February 6, 2018
We stand in front of an overflowing wardrobe and complain about how we have nothing to wear, mentally planning a trip to the mall (yet again). From the next room, mother dearest walks in to see what the commotion is about. She looks at the mess we have created, stares at us hard and wonders out loud why we just don’t throw half of those things away, things we don’t even wear anymore.
Our response? A vehement no. Every. Single. Time.
At the Lakme Fashion Week 2018, after walking the ramp for Anamika Khanna’s ‘Nudes Reinvented’ grand finale collection, Kareena Kapoor confessed in an interview to PTI that she is a fashion “hoarder”.
“I don’t think I’ll change anything in my wardrobe. I (still) hoard my jeans from the time, probably, when I was 20-21. I’m a hoarder. I like to collect things. So getting rid of something…that’s not happening any time soon,” said the actress, who is a major style icon of our generation.
And let’s just be honest: that is just all of us, isn’t it?
How many times have we refused to throw something away for this reason or the other? Those red denims that just won’t fit any longer but, of course, we will lose that weight, some day; that worn out t-shirt might just be an addition to a grunge outfit one day, the bell-bottoms which might make a comeback. And of course, the countless clothing articles that end up having emotional value.
And if we are brave enough to admit it to ourselves, some of the reasons are downright bizarre. Exhibit A: not throwing something because we MAY need it someday, buying something because it is just too beautiful (or discounted) to pass, or worse, buying something in twos in case the first one wears out. Sounds familiar?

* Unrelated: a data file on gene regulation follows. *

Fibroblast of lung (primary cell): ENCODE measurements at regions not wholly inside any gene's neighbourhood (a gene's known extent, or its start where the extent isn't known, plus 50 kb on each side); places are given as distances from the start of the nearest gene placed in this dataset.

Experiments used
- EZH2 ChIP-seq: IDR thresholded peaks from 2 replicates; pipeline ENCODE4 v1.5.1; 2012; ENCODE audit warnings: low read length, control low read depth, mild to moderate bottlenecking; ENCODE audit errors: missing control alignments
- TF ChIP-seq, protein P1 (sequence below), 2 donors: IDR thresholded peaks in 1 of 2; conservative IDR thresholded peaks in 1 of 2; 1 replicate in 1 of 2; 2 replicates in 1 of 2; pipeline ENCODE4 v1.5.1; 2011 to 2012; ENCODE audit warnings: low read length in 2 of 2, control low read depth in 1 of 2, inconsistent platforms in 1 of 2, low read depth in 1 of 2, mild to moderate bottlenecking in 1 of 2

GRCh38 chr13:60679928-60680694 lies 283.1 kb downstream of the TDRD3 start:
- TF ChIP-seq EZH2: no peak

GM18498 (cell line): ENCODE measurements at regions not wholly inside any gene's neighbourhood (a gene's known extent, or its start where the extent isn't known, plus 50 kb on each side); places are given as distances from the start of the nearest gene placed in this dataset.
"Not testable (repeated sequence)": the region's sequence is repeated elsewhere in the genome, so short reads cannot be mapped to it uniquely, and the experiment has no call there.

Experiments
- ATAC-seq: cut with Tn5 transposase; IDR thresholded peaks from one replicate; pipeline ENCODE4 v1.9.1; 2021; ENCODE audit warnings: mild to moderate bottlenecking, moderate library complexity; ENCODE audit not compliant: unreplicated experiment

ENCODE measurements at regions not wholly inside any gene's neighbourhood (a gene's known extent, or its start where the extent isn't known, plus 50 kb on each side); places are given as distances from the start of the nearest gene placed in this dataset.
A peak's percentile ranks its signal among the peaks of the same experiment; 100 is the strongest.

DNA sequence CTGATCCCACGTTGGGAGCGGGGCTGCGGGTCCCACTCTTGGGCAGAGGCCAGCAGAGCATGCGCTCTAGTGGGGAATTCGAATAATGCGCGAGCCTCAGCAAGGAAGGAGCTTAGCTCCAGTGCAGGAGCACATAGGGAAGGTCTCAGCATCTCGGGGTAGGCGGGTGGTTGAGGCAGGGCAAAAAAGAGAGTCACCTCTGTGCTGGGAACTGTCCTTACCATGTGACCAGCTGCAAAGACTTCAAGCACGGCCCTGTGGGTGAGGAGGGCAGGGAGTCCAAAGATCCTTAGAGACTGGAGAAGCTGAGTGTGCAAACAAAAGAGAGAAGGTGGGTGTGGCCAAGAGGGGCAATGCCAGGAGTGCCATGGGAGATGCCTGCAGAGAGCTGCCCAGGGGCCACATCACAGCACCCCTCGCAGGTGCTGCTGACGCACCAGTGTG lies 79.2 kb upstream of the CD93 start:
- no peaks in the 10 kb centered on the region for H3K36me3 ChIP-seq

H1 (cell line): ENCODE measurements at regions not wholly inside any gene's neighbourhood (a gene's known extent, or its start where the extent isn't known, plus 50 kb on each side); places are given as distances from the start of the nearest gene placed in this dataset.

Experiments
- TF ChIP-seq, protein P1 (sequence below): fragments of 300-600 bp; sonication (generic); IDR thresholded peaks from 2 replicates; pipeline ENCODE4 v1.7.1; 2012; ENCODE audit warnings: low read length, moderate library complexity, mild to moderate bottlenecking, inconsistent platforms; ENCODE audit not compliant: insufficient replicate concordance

Now studies have shown that hoarding as a habit is not healthy; in fact, hoarding is associated with obsessive-compulsive personality disorder, attention-deficit/hyperactivity disorder (ADHD) and depression.
If we pay heed, we will realise that most of us only really wear 20-30% of our wardrobe. So what are we really doing hoarding all those clothes? And if we aren’t wearing them, are we really making our life easier by adding to the clutter? And are we really smart shoppers/dressers if at the end of the day we end up not even remembering what all is stuffed inside our closets, and ending up wearing the usual stuff?
Again, a vehement no.
So good on Kareena, who probably doesn’t face problems when it comes to space. But for us millennials, our own stylists, shoppers, and fashion curators, wowing the streets with fashion choices made in our small cluttered rooms, we should probably be wiser.
We should probably remember that the road to being a natty dresser is paved with good shopping decisions. And not buying things we will probably never wear.